Covid 19 is a horrible illness and best avoided where possible. Any reasonable person would feel nervous at the thought of getting a bad dose of this disease. For some people the risk is greater than for others, either because they are frontline staff or due to their age or ill health. For others the risk, although real, is less. So it is important that your response is in proportion to the level of risk that you face. That proportionate response applies as much to your stress levels as it does to how you behave. It is reasonable and appropriate to adapt and check your behaviour more frequently than you normally would. But how much is too much?
Ensure you stick to the guidelines relating to washing hands and avoiding touching surfaces when out. And it is appropriate and reasonable to keep your distance from others when out of your household. But a problem can arise if your thinking or behaviour changes have become so excessive that you are constantly agitated and distressed. Over-vigilance and over checking in a minority of people, who are not in the highest risk categories, can prevent you even noticing real risk and danger. If you feel this applies to you it is important to reduce that high stress. So how much vigilance is too much?
1. Ask yourself if your reasonable precautions are in line with guidelines and with other people you respect? 2. Consider the following: You take risks every day in your life without even realising it. Every time you cross a road, eat food, or do almost anything there is a risk that something can go wrong. But you still do so while taking reasonable precautions to avoid danger. Apply that standard here. Control what you can, and prepare a plan for dealing with any unexpected events.
It is not possible to avoid all risk in life. To avoid all risk we would have to remain withdrawn from all actions and interactions. Frankly, life would be impossible. Trying to avoid every risk also implies that you can somehow control everything in life. But think about it. That is just not possible. No-one can. This is also a real risk for high stress and anxiety. Instead of always trying to ensure that everything will go right, you can also minimise risk by creating a plan of action for what do if/when things go wrong. For example, in these Covid circumstances, if you accidentally touch something you should not touch, or come into closer contact with someone than recommended, then plan in advance what you would do. Having a plan is reassuring and is why we have fire-alarm practice or emergency evacuation plans. Knowing what to do when things go wrong keeps you safer and less anxious. If you feel overly anxious you could make a list now of the procedures you would go through in those circumstances. Some examples are using hand sanitizer or wiping your face and eyes with a pre-soaked cloth. Hopefully you do not have to use these procedures but knowing you have a plan of action should increase your confidence and reduce your stress when you are out.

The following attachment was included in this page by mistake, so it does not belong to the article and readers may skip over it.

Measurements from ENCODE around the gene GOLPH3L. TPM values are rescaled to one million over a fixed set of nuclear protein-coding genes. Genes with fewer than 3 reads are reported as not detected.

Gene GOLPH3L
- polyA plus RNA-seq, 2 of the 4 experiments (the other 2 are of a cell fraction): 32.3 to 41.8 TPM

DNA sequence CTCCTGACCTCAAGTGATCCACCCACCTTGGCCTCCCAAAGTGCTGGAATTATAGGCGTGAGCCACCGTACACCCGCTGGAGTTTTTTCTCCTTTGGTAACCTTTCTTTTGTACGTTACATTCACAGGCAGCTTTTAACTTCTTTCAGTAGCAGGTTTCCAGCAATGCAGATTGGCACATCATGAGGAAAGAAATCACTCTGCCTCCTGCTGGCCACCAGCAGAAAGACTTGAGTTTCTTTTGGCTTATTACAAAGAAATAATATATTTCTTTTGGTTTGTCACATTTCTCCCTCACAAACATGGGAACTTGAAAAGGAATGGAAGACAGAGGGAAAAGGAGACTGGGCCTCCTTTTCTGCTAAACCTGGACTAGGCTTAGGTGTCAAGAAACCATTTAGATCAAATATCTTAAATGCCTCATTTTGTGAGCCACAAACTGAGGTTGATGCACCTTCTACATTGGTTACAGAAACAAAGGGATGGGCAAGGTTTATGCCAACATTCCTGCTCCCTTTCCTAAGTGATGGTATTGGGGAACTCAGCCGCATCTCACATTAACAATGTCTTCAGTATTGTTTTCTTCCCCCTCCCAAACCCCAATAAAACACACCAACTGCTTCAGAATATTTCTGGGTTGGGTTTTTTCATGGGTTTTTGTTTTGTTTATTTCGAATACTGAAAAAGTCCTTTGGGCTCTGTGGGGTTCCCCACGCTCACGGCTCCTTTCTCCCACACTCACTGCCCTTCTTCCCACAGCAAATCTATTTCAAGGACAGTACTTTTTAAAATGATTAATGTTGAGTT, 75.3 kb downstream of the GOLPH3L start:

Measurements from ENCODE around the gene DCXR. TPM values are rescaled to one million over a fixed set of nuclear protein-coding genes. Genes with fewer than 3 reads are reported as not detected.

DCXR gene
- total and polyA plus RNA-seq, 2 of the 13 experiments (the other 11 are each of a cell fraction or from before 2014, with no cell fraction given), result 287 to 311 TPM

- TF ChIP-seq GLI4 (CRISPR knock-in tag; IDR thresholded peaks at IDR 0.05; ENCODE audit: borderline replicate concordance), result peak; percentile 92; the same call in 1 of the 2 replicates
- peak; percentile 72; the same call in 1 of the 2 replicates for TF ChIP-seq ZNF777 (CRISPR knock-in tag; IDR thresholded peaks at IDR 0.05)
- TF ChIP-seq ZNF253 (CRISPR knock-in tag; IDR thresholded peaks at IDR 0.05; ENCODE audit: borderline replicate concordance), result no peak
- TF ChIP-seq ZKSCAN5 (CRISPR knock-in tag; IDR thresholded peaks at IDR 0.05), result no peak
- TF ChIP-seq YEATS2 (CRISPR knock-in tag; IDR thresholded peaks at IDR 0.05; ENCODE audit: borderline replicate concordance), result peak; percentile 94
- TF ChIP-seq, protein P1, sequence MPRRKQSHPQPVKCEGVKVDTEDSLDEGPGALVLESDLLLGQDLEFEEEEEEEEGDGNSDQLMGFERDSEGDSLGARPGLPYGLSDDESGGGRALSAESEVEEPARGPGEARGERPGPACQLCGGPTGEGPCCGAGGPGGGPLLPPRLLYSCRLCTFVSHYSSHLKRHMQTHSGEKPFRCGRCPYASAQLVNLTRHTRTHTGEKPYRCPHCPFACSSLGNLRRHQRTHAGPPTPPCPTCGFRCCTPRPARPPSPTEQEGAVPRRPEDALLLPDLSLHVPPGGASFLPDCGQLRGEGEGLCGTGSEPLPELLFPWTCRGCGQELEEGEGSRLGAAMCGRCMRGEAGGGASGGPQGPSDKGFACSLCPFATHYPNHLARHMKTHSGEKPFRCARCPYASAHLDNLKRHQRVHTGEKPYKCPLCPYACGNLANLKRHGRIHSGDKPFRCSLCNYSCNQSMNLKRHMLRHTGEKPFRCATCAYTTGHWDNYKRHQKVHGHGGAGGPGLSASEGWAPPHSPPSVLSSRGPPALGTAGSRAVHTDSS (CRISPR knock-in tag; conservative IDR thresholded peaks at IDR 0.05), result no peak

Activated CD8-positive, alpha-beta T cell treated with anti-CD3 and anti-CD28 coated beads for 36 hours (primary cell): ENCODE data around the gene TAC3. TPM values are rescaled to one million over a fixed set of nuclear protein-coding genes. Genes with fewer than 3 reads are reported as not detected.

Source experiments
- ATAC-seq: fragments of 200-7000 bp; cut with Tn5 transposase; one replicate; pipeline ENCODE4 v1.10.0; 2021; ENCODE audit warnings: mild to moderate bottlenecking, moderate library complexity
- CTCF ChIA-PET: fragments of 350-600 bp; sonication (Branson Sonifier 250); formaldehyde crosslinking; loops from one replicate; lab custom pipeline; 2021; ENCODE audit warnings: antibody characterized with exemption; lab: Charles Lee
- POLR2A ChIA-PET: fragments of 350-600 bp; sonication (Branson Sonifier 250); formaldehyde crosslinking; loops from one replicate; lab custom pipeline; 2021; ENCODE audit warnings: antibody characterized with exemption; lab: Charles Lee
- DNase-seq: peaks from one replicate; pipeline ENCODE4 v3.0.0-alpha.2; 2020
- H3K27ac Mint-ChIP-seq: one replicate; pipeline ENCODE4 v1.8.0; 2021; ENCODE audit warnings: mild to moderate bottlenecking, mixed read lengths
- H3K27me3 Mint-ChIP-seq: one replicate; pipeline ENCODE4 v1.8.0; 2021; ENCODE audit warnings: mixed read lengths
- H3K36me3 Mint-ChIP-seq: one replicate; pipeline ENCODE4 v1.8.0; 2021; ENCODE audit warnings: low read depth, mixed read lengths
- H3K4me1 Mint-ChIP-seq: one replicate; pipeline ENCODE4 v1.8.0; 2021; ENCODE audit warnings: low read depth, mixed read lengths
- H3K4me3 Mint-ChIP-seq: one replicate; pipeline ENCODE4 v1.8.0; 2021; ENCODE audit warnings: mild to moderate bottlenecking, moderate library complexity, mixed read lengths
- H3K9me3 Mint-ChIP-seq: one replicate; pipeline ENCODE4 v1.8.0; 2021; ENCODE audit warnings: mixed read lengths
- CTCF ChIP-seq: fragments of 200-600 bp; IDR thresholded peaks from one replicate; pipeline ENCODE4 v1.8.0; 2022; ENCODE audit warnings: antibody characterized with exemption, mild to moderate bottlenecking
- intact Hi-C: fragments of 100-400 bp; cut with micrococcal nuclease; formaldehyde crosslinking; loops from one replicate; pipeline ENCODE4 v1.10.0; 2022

To avoid agoraphobia (fear of the outside) it is important that you push your self-imposed boundaries a little. Go outside even for a brief spell and even if it is only when there are very few people around. Use the tips on the "Making Changes" page to help you avoid the danger of this high anxiety. This type of anxiety can develop out of habit and withdrawal. Have you ever been ill and had to stay in bed for a week or two? If so you will recognise that when you recover and go out, the world can seem a bigger place than before. That can be scary and cause you to withdraw even more. But remember, stick to the guidelines and don't impose stricter ones on yourself than is dictated by science and professional advice. Practice going outside.
Identify supports and use them. Maintain social contact through phone calls or video links. Feeling socially isolated is one downside of Covid 19 anxiety but it is not really necessary. Some people are finding they have more contact with people as they have an opportunity (and an excuse) to contact and check up on people they have not spoken to in a long while. If you feel your social links are limited then this could be the time to build them up again. Are there people that you could phone and turn this social distance into something positive? Another opportunity is to to join any of the online classes such as book groups, fitness classes and art classes. You can increase your social function and create new communities for yourself without ever leaving home. By doing so you will feel less anxious and more connected.
Don't believe everything you read or hear. Check your sources and look for means to verify information before you accept it as true. Social media are great but remember they are unregulated. That means that a lot of fear-filled information can be put up and is often totally untrue. For some reason, maybe because it catches less attention, this does not usually consist of fake good news stories. People are free to spread rumour. If you find you are reading obsessively try and avoid this. Limit your sources to verifiable news sources. Limit the time you spend reading about Covid 19 so that you know the important facts but don't get drawn into reading or listening to every bad news story.
On other pages here you will find tips about stress which can be applied to reducing Covid 19 anxiety. Check them out. Take exercise, distract yourself, plan something pleasureable, and learn to relax.